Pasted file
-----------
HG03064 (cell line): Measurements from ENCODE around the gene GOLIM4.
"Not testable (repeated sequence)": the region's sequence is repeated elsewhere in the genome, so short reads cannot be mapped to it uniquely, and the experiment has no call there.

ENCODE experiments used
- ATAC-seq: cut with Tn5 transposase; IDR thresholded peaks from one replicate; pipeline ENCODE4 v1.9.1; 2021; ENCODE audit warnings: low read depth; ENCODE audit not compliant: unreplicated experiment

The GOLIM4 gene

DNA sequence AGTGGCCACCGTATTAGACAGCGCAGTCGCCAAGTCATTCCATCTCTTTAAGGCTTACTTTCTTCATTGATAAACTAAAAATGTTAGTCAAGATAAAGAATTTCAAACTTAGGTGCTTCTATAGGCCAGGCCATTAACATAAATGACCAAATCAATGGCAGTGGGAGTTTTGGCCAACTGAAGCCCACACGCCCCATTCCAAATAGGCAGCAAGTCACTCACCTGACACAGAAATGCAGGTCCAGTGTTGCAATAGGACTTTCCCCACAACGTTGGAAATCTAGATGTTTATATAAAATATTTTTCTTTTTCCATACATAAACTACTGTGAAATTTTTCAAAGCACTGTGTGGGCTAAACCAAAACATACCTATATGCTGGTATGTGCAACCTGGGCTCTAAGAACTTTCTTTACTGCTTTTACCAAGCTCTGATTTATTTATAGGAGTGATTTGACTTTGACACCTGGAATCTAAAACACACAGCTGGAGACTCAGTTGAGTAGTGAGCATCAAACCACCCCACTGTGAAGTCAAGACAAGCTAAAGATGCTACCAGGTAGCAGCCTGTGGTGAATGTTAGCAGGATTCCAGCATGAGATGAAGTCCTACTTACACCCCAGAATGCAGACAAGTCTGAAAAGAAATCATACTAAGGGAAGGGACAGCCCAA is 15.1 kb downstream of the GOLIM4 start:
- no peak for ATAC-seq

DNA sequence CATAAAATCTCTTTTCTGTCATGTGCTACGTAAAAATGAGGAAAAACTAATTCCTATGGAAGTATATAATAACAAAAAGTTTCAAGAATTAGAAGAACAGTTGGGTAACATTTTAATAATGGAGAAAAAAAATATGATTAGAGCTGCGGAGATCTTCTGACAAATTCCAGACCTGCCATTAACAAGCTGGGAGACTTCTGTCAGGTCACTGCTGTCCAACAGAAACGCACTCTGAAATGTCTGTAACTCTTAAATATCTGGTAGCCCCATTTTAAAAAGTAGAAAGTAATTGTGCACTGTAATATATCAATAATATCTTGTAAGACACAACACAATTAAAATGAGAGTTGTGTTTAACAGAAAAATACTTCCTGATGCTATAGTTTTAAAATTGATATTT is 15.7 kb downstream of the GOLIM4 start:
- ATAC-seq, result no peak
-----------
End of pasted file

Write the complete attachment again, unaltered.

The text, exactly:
HG03064 (cell line): Measurements from ENCODE around the gene GOLIM4.
"Not testable (repeated sequence)": the region's sequence is repeated elsewhere in the genome, so short reads cannot be mapped to it uniquely, and the experiment has no call there.

ENCODE experiments used
- ATAC-seq: cut with Tn5 transposase; IDR thresholded peaks from one replicate; pipeline ENCODE4 v1.9.1; 2021; ENCODE audit warnings: low read depth; ENCODE audit not compliant: unreplicated experiment

The GOLIM4 gene

DNA sequence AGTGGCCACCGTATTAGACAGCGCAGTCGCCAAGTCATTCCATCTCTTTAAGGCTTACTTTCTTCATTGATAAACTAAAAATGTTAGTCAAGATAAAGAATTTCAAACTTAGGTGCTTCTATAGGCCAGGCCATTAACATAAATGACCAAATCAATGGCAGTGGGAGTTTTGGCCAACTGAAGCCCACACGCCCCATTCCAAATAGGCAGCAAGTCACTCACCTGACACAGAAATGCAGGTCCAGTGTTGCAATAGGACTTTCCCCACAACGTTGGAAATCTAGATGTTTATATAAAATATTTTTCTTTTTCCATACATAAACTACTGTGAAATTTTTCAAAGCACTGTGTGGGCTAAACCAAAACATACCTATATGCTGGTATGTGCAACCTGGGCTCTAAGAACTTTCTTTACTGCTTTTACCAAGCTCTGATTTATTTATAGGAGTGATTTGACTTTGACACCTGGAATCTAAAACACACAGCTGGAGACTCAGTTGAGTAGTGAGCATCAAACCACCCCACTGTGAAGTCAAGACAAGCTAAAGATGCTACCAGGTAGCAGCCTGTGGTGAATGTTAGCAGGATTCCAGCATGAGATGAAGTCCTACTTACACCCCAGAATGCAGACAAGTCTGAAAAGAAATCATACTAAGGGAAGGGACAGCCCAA is 15.1 kb downstream of the GOLIM4 start:
- no peak for ATAC-seq

DNA sequence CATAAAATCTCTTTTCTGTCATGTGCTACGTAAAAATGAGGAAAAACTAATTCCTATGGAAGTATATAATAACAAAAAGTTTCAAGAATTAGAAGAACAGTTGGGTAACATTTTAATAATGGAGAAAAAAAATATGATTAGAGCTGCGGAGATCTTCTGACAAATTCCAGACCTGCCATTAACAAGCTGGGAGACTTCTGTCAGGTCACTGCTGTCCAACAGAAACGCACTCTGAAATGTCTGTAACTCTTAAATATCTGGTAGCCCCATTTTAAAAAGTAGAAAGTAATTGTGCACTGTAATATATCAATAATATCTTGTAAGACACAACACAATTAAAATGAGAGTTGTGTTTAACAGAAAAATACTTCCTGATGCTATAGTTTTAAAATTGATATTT is 15.7 kb downstream of the GOLIM4 start:
- ATAC-seq, result no peak